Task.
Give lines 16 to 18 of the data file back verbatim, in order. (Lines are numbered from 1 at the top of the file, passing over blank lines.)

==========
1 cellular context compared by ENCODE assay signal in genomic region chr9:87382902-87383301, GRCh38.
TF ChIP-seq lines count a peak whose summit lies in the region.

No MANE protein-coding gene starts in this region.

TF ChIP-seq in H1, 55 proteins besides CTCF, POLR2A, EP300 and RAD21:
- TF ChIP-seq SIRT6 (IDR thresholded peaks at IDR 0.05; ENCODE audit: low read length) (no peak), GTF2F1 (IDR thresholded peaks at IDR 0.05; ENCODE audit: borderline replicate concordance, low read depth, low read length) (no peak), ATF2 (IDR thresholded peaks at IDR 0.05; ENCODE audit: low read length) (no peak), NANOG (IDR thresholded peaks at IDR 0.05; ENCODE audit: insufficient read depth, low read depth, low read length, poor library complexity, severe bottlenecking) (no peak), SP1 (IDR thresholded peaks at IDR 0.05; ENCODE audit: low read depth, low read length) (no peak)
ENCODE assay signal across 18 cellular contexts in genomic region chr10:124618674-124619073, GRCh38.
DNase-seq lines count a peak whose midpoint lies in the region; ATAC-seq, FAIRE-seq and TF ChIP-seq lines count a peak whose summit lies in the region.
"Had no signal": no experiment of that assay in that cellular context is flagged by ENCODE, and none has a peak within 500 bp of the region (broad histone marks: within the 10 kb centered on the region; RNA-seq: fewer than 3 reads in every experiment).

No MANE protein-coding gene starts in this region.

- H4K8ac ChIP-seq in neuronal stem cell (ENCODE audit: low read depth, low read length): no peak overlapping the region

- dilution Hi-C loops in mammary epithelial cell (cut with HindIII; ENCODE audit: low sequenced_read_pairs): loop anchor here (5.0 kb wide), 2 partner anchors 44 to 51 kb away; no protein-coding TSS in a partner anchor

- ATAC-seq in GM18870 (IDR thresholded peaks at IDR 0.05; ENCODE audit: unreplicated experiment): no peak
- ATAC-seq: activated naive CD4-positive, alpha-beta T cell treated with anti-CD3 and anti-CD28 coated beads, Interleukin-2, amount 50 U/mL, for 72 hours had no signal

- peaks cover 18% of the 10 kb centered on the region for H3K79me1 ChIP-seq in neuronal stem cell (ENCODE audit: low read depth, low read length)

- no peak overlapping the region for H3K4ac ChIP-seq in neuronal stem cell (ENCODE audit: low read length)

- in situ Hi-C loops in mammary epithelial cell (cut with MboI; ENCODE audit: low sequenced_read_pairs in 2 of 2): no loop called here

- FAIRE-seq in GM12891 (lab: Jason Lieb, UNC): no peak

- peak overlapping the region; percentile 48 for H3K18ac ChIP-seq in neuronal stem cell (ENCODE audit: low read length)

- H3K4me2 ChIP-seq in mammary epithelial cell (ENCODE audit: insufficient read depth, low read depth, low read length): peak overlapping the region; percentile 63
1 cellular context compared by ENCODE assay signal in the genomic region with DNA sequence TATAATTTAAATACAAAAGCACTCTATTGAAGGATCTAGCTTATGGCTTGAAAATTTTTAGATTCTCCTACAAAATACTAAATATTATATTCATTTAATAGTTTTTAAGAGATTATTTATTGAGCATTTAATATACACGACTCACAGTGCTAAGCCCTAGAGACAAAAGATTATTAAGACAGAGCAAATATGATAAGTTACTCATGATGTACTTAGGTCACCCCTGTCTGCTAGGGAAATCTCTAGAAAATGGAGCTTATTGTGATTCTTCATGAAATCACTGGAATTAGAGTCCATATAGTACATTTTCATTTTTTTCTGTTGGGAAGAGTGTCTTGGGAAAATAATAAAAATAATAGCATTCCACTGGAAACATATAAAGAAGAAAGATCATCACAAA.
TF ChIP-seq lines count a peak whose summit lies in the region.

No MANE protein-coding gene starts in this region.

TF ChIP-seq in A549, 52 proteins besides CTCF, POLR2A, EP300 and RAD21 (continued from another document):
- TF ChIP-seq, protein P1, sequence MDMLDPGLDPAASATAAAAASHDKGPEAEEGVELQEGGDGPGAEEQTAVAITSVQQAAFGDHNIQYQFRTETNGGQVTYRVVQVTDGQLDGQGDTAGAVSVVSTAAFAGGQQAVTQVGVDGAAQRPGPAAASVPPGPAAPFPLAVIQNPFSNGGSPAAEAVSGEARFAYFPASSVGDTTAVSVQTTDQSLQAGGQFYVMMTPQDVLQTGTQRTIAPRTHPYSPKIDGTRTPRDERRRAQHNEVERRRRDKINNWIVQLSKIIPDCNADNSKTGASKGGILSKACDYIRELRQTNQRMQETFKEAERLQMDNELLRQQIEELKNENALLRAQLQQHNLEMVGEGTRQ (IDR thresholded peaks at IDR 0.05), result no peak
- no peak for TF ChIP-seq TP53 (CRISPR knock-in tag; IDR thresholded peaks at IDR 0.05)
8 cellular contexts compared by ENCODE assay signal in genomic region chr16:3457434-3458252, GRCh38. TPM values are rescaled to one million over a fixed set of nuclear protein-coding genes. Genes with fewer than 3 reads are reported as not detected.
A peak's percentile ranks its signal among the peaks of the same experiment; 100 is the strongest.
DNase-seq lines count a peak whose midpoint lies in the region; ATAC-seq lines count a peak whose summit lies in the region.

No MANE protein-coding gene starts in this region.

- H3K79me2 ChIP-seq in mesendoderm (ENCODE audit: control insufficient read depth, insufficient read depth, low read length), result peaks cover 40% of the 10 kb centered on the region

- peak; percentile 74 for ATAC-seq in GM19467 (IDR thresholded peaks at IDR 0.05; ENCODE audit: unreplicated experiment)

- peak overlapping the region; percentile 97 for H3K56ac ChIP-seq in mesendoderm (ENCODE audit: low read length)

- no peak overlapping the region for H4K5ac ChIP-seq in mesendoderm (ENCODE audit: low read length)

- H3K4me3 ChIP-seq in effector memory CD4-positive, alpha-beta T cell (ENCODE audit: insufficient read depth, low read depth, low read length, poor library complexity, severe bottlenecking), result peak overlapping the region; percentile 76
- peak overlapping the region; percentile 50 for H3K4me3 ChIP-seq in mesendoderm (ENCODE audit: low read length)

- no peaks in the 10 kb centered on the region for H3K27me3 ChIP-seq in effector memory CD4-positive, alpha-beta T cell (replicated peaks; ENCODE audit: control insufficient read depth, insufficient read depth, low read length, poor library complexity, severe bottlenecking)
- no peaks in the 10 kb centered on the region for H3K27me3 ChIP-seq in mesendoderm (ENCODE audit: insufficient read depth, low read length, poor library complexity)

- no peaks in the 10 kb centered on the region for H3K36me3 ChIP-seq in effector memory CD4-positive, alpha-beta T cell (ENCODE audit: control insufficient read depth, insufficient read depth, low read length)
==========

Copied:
- in situ Hi-C loops in mammary epithelial cell (cut with MboI; ENCODE audit: low sequenced_read_pairs in 2 of 2): no loop called here

- FAIRE-seq in GM12891 (lab: Jason Lieb, UNC): no peak

- peak overlapping the region; percentile 48 for H3K18ac ChIP-seq in neuronal stem cell (ENCODE audit: low read length)